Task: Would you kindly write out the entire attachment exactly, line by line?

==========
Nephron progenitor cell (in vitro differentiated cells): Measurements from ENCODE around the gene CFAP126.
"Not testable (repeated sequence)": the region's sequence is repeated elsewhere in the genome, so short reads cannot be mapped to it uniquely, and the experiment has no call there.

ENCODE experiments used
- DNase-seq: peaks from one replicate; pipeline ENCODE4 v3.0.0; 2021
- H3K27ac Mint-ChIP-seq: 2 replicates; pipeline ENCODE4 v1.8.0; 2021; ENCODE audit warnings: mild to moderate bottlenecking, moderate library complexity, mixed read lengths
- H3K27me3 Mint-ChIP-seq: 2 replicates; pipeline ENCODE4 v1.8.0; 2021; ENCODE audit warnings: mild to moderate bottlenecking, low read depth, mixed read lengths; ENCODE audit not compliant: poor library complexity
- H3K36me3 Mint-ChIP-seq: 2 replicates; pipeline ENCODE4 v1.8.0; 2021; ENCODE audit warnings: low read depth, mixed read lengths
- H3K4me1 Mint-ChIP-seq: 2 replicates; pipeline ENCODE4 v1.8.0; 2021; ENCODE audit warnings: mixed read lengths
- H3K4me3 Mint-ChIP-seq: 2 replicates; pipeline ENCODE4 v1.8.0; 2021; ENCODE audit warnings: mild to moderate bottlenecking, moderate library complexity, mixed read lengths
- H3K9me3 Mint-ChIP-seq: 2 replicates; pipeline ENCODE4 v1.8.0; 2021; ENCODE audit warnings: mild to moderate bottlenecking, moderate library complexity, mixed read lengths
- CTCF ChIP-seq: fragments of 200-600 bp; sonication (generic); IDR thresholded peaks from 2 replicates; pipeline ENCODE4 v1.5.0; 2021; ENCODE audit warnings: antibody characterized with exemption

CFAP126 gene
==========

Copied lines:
Nephron progenitor cell (in vitro differentiated cells): Measurements from ENCODE around the gene CFAP126.
"Not testable (repeated sequence)": the region's sequence is repeated elsewhere in the genome, so short reads cannot be mapped to it uniquely, and the experiment has no call there.

ENCODE experiments used
- DNase-seq: peaks from one replicate; pipeline ENCODE4 v3.0.0; 2021
- H3K27ac Mint-ChIP-seq: 2 replicates; pipeline ENCODE4 v1.8.0; 2021; ENCODE audit warnings: mild to moderate bottlenecking, moderate library complexity, mixed read lengths
- H3K27me3 Mint-ChIP-seq: 2 replicates; pipeline ENCODE4 v1.8.0; 2021; ENCODE audit warnings: mild to moderate bottlenecking, low read depth, mixed read lengths; ENCODE audit not compliant: poor library complexity
- H3K36me3 Mint-ChIP-seq: 2 replicates; pipeline ENCODE4 v1.8.0; 2021; ENCODE audit warnings: low read depth, mixed read lengths
- H3K4me1 Mint-ChIP-seq: 2 replicates; pipeline ENCODE4 v1.8.0; 2021; ENCODE audit warnings: mixed read lengths
- H3K4me3 Mint-ChIP-seq: 2 replicates; pipeline ENCODE4 v1.8.0; 2021; ENCODE audit warnings: mild to moderate bottlenecking, moderate library complexity, mixed read lengths
- H3K9me3 Mint-ChIP-seq: 2 replicates; pipeline ENCODE4 v1.8.0; 2021; ENCODE audit warnings: mild to moderate bottlenecking, moderate library complexity, mixed read lengths
- CTCF ChIP-seq: fragments of 200-600 bp; sonication (generic); IDR thresholded peaks from 2 replicates; pipeline ENCODE4 v1.5.0; 2021; ENCODE audit warnings: antibody characterized with exemption

CFAP126 gene